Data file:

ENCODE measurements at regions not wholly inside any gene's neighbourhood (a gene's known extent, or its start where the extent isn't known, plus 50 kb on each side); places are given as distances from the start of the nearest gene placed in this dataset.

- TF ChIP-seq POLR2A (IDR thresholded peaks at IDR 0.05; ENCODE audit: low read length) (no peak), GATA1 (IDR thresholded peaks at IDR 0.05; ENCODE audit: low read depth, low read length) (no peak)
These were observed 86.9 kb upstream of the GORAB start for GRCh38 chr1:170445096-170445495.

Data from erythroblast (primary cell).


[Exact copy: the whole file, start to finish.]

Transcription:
ENCODE measurements at regions not wholly inside any gene's neighbourhood (a gene's known extent, or its start where the extent isn't known, plus 50 kb on each side); places are given as distances from the start of the nearest gene placed in this dataset.

- TF ChIP-seq POLR2A (IDR thresholded peaks at IDR 0.05; ENCODE audit: low read length) (no peak), GATA1 (IDR thresholded peaks at IDR 0.05; ENCODE audit: low read depth, low read length) (no peak)
These were observed 86.9 kb upstream of the GORAB start for GRCh38 chr1:170445096-170445495.

Data from erythroblast (primary cell).